Concepts: Left-wing politics, Left-handedness, Right-wing politics, Political spectrum, French Revolution, Handedness, Grip strength, Right-handedness


People tend to exhibit a leftward bias in posing. Various studies suggest that posing to the left portrays a stronger emotion, whereas posing to the right portrays a more neutral emotion. Religions such as Christianity emphasize the role of strong emotions in religious experience, whereas religions such as Buddhism emphasize the calming of emotions as being important. In the present study, we investigated if the emphasis on emotionality of a religion influences the depiction of their religious figures. Specifically, we coded 484 paintings of Jesus and Buddha from online art databases for whether the deity exhibited a left bias, right bias, or central face presentation. The posing biases were analysed to discover whether paintings of Jesus would more frequently depict a leftward bias than paintings of Buddha. Jesus is more commonly depicted with a leftward bias than Buddha, and Buddha is more commonly depicted with a central face presentation than Jesus. These findings support the idea that the amount of emotionality that is to be conveyed in artwork influences the whether the subject is posed with a leftward bias.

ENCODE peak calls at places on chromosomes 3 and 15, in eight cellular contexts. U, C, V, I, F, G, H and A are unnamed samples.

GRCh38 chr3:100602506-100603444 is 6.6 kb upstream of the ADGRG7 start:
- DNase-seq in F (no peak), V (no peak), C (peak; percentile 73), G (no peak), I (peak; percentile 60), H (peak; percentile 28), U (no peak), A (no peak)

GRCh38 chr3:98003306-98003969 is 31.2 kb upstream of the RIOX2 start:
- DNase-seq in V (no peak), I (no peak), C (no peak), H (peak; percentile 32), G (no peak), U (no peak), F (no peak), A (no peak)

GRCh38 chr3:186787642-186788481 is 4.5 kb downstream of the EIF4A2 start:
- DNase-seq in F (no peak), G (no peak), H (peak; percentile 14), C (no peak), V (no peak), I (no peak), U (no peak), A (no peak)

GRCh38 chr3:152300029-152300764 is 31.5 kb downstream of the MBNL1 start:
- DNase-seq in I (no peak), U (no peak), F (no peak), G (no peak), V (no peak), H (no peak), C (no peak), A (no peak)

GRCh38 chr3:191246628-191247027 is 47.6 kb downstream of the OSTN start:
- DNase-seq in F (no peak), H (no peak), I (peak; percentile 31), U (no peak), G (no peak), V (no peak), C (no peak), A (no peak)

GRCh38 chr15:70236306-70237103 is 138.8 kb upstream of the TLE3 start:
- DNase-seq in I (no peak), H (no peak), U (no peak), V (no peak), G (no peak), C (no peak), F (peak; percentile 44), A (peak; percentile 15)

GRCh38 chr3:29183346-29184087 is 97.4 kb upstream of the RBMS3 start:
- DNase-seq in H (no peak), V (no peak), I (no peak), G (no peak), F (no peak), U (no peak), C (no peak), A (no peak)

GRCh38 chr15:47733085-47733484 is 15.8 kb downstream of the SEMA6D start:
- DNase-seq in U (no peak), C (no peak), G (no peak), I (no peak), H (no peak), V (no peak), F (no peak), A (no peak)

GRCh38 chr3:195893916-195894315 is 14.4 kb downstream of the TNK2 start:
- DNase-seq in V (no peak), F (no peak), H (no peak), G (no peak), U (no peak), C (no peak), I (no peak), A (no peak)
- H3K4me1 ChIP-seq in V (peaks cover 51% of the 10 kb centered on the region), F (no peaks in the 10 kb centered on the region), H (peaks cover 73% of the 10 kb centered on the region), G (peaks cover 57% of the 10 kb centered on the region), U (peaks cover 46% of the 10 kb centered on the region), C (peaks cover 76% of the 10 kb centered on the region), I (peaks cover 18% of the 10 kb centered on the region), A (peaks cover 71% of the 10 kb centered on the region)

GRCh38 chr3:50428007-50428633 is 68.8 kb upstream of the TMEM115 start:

Concepts: Left-wing politics, Religion, Islam, Buddhism, Political spectrum, French Revolution, Christianity, God


Dromedary camels are large even-toed ungulates which are well adapted to life in large deserts. Examinations of their feet have revealed many structural peculiarities. We have measured the digital bones of the dromedary in order to determine whether there are morphometric variations in the digital bones between the lateral and medial sides in individual limbs and/or in the right and left thoracic and pelvic limbs, with the aim to clarify whether there are anatomical differences in the digital bones of dromedary as a suborder of the order Artiodactyla. Measurements were made of 240 lateral and medial proximal, middle, and distal phalanges in the left and right thoracic and pelvic limbs of ten healthy adult male dromedaries, ranging in age from 6 to 10 years. A total of 17 linear dimensions were measured using a caliper. The results indicate that there are no significant differences between corresponding measurements of digital bones of the lateral and medial in the same limb, nor between measurements of the right and left sides. The lengths and widths of the proximal and middle, and distal phalanges in the thoracic limb were found to be greater than those of the pelvic limb. The sum of the total lengths of the three phalanges of the thoracic limbs was 15 mm greater than that of the phalanges of the pelvic limbs due to a longer proximal phalanx (76 %) and middle phalanx of the former (24 %). The perspectives obtained by our morphometric study of dromedary digital bones not only provide a tool to distinguish the osteological remains of the dromedary from those of the Bactrian camel or other artiodactyls in archaeological sites, but they also suggest a possible influence of digital structure on digit functions and digital disorders.

Concepts: Deer, Camel, Odd-toed ungulate, French Revolution, Dromedary, Even-toed ungulate, Camelid, Tylopoda